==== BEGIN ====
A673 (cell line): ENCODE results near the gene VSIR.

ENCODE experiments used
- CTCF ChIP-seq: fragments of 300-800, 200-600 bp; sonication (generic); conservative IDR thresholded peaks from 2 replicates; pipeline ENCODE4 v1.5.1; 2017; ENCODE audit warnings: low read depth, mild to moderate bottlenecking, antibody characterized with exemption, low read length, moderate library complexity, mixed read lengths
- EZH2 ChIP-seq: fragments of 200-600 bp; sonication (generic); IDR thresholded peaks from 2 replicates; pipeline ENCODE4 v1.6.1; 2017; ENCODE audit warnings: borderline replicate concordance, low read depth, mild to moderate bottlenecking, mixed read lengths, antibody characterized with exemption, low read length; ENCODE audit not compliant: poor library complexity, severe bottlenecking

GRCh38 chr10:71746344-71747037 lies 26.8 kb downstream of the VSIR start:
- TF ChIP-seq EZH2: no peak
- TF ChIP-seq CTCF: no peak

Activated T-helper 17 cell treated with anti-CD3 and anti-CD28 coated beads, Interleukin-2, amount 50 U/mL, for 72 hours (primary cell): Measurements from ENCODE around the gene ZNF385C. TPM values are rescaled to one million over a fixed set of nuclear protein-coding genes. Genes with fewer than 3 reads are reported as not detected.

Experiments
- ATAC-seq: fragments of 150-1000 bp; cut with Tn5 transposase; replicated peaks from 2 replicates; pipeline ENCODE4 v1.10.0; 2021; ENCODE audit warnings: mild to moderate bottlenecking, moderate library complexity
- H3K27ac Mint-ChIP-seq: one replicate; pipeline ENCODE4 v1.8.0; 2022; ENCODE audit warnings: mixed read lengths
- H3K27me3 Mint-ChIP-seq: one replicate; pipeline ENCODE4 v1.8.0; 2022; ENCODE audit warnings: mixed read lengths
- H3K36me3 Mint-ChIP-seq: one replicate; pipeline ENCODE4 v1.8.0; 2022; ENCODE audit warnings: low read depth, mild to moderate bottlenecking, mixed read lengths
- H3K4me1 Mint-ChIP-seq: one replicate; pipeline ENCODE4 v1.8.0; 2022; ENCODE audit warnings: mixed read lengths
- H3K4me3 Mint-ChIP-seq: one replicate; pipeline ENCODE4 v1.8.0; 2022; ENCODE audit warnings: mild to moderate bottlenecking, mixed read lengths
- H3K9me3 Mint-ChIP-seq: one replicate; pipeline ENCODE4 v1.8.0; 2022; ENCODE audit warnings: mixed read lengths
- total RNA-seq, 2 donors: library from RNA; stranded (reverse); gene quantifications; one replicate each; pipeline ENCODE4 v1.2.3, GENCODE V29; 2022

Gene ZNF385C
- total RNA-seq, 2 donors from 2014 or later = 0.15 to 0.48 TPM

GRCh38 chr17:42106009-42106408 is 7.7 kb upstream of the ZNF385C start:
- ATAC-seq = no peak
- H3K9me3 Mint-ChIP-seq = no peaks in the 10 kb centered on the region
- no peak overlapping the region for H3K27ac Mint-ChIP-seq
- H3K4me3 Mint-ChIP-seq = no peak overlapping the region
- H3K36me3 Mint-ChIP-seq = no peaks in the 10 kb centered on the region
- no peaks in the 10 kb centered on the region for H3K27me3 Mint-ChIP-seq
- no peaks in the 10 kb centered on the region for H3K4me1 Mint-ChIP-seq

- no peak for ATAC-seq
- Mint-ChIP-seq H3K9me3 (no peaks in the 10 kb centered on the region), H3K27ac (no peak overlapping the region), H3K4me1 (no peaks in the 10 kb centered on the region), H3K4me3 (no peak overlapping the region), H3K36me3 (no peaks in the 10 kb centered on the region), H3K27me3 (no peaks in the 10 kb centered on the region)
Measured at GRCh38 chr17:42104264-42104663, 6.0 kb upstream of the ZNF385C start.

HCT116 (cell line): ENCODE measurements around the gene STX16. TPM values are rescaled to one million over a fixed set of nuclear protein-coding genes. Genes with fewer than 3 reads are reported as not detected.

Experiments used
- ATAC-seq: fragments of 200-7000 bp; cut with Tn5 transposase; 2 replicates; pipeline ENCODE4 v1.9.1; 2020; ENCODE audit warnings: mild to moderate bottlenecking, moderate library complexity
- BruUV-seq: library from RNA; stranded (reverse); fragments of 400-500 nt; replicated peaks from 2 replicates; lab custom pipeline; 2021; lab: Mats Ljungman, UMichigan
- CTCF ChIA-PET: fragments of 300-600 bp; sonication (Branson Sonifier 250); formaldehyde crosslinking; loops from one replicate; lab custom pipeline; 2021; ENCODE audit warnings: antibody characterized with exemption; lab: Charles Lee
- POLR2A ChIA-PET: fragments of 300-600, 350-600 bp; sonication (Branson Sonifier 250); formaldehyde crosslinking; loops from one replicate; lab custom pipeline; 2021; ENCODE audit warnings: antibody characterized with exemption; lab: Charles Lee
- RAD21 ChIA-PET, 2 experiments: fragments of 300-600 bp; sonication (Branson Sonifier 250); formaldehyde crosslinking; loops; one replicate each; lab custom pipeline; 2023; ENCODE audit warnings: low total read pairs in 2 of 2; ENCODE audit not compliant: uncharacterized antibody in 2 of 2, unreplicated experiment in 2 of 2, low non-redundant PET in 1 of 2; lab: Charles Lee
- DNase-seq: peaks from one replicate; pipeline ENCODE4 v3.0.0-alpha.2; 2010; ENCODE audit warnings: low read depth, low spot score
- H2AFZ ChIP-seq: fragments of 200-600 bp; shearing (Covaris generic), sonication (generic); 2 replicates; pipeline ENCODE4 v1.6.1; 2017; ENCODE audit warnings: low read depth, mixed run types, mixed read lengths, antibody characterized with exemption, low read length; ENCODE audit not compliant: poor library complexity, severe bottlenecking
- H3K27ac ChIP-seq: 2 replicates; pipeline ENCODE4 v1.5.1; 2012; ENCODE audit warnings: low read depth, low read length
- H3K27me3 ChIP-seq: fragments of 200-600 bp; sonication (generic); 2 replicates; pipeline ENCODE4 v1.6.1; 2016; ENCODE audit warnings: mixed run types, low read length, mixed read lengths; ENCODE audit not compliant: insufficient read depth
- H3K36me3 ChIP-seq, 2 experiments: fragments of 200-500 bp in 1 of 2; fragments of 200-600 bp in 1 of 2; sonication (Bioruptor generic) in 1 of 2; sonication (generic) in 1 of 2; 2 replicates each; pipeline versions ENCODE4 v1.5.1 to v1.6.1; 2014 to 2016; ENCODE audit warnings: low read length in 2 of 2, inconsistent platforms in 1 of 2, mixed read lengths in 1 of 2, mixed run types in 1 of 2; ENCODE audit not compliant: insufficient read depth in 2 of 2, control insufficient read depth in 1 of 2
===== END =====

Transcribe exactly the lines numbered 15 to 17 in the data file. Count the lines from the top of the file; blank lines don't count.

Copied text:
- H3K4me3 Mint-ChIP-seq: one replicate; pipeline ENCODE4 v1.8.0; 2022; ENCODE audit warnings: mild to moderate bottlenecking, mixed read lengths
- H3K9me3 Mint-ChIP-seq: one replicate; pipeline ENCODE4 v1.8.0; 2022; ENCODE audit warnings: mixed read lengths
- total RNA-seq, 2 donors: library from RNA; stranded (reverse); gene quantifications; one replicate each; pipeline ENCODE4 v1.2.3, GENCODE V29; 2022